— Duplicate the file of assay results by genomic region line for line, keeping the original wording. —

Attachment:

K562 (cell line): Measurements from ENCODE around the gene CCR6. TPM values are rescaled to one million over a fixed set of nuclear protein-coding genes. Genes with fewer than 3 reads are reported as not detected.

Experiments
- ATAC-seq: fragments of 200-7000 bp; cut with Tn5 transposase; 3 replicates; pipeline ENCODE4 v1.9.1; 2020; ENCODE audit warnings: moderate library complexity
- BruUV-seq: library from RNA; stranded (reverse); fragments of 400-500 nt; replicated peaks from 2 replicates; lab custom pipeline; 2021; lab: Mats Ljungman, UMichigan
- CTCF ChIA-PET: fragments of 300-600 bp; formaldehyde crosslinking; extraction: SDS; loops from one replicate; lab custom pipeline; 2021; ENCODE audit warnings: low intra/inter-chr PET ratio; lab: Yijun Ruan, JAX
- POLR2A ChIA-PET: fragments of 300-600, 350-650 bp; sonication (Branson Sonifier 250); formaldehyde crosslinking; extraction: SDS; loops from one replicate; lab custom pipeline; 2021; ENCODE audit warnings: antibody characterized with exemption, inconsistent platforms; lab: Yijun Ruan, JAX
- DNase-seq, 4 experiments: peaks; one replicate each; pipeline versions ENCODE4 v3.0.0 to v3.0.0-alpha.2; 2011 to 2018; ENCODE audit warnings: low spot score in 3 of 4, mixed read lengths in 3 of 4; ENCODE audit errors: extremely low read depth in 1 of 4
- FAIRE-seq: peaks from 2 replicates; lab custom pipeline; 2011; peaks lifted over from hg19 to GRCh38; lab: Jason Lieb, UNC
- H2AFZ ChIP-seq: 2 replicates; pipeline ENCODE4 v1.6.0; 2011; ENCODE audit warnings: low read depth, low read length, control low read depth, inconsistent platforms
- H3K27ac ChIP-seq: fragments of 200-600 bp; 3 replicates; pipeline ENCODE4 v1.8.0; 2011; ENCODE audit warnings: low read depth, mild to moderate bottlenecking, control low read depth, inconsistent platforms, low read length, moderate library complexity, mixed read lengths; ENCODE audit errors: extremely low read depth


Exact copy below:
K562 (cell line): Measurements from ENCODE around the gene CCR6. TPM values are rescaled to one million over a fixed set of nuclear protein-coding genes. Genes with fewer than 3 reads are reported as not detected.

Experiments
- ATAC-seq: fragments of 200-7000 bp; cut with Tn5 transposase; 3 replicates; pipeline ENCODE4 v1.9.1; 2020; ENCODE audit warnings: moderate library complexity
- BruUV-seq: library from RNA; stranded (reverse); fragments of 400-500 nt; replicated peaks from 2 replicates; lab custom pipeline; 2021; lab: Mats Ljungman, UMichigan
- CTCF ChIA-PET: fragments of 300-600 bp; formaldehyde crosslinking; extraction: SDS; loops from one replicate; lab custom pipeline; 2021; ENCODE audit warnings: low intra/inter-chr PET ratio; lab: Yijun Ruan, JAX
- POLR2A ChIA-PET: fragments of 300-600, 350-650 bp; sonication (Branson Sonifier 250); formaldehyde crosslinking; extraction: SDS; loops from one replicate; lab custom pipeline; 2021; ENCODE audit warnings: antibody characterized with exemption, inconsistent platforms; lab: Yijun Ruan, JAX
- DNase-seq, 4 experiments: peaks; one replicate each; pipeline versions ENCODE4 v3.0.0 to v3.0.0-alpha.2; 2011 to 2018; ENCODE audit warnings: low spot score in 3 of 4, mixed read lengths in 3 of 4; ENCODE audit errors: extremely low read depth in 1 of 4
- FAIRE-seq: peaks from 2 replicates; lab custom pipeline; 2011; peaks lifted over from hg19 to GRCh38; lab: Jason Lieb, UNC
- H2AFZ ChIP-seq: 2 replicates; pipeline ENCODE4 v1.6.0; 2011; ENCODE audit warnings: low read depth, low read length, control low read depth, inconsistent platforms
- H3K27ac ChIP-seq: fragments of 200-600 bp; 3 replicates; pipeline ENCODE4 v1.8.0; 2011; ENCODE audit warnings: low read depth, mild to moderate bottlenecking, control low read depth, inconsistent platforms, low read length, moderate library complexity, mixed read lengths; ENCODE audit errors: extremely low read depth